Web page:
ALS Problem Solver

by Nora Dunne | photography by Teresa Crawford
Robert Kalb is moving Northwestern’s
Les Turner ALS Center forward.

 

 

 

 

 

 

 

 

 

 

Some of the facts we know about amyotrophic lateral sclerosis (ALS) today: It causes neurons in the brain and spinal cord to degenerate, leading to muscle weakness and, eventually, paralysis. An estimated 20,000 or more Americans have the disease at a given time. Their average life expectancy after diagnosis is three to five years, though some may live much longer. What we don’t know yet: what causes motor neurons to die, how to stop ALS from progressing and how to cure it.

Listen Up:

Hear an interview with Kalb in Feinberg’s podcast series.

 

Despite this grim reality, Robert Kalb, MD, is optimistic about the outlook for ALS.

“ALS is a very hard problem, but I think this is a great time in science to solve the problem,” says Kalb, the inaugural director of the Les Turner ALS Research and Patient Center at Northwestern Medicine.

When Kalb was finishing medical school at Cornell University in the early 1980s, scientists and physicians were translating groundbreaking therapies for hypertension and cardiovascular disease, “but it was a desert for neurology,” Kalb says. “I think that’s what drew me to the specialty in the first place.”

Kalb went on to complete an internship and residency in internal medicine at the Albert Einstein College of Medicine’s Montefiore Medical Center and then a residency and fellowship in neurology and neurobiology, respectively, at Yale New Haven Hospital.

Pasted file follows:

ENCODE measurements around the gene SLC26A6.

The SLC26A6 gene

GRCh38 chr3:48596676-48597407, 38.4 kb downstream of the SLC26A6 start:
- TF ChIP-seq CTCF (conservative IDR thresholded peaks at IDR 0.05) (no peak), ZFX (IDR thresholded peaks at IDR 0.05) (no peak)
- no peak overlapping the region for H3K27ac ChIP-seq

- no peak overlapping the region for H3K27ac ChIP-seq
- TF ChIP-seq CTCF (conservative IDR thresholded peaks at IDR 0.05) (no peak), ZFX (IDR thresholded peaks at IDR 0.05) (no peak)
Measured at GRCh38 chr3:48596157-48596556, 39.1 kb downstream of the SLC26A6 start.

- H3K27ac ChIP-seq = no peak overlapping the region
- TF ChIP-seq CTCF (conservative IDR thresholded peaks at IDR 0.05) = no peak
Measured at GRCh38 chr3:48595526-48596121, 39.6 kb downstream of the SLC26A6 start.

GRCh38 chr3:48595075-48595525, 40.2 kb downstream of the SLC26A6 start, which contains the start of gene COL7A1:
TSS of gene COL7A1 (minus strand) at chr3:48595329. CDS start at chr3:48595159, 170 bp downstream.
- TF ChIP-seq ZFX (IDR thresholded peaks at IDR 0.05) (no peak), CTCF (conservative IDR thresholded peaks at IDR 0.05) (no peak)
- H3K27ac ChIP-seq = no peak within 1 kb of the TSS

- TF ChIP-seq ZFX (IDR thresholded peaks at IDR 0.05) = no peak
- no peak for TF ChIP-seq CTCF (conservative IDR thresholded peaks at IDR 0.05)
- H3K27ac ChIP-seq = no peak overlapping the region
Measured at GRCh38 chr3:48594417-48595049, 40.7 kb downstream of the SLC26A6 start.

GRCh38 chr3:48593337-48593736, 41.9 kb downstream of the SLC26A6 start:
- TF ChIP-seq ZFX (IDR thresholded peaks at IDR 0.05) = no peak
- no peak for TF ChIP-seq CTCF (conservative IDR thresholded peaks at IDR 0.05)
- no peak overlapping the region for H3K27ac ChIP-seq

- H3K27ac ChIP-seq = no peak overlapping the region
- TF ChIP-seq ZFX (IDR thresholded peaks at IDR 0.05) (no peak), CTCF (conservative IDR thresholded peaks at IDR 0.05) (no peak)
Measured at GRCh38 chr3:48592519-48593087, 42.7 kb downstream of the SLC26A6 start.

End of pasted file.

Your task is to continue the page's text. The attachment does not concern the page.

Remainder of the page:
Soon after, he opened a laboratory at Yale, secured funding from the National Institutes of Health (NIH) and began to focus on motor neuron development, studying rats who spent neonatal life at zero gravity on the Space Shuttle. Over time, his interest in motor neurons blossomed into an interest in motor neuron diseases. Today, he studies gene activation and misfolded proteins in familial ALS.

“Never in the history of science have we had such powerful tools for understanding how genes are involved in normal cellular activities and what goes awry in disease states,” Kalb says. “When I see patients with ALS, I pinch myself and say, ‘how could it possibly be that we don’t have a cure for them?’ I don’t know when we’ll have an answer for them, but I really think we can get there.”

Two-fold Mission

Kalb arrived at Northwestern last December, after spending 15 years on the faculty at the University of Pennsylvania.

“Everything was terrific in Philadelphia, but moving to Northwestern seemed like a new adventure and a superb opportunity to make an impact on the lives of individuals with neurological diseases,” he says. “Now I have two missions: The first is to make the Les Turner ALS Center, which is already great, even better. The second is to grow my own laboratory. There is really high-end basic science going on here, and I am excited about the opportunities for collaboration.”

As director of the center, Kalb is responsible for aligning Northwestern’s ALS research with its clinical activities, in partnership with the Les Turner ALS Foundation.

“One priority is to build the translational program so that when a discovery is made in the lab, it reaches patients more efficiently,” he says. “I think this role needed somebody who wears both the basic science hat and the clinical hat to make sure everybody’s working together.”

Mutations in the C9ORF72 gene are the leading genetic cause of ALS. A product of the mutant gene (green) locates to the nucleus of motor neurons (red) where it inhibits the cellular trash disposal unit, nuclear proteasomes.
“Bob is a thoughtful, creative clinician-scientist ideally suited to lead the Les Turner ALS Center during these exciting times,” says Dimitri Krainc, MD, PhD, chair and Aaron Montgomery Ward Professor of Neurology. “I’m confident he’ll bring insights from basic science to the bedside to improve the lives of many patients with ALS.”

Brick by Brick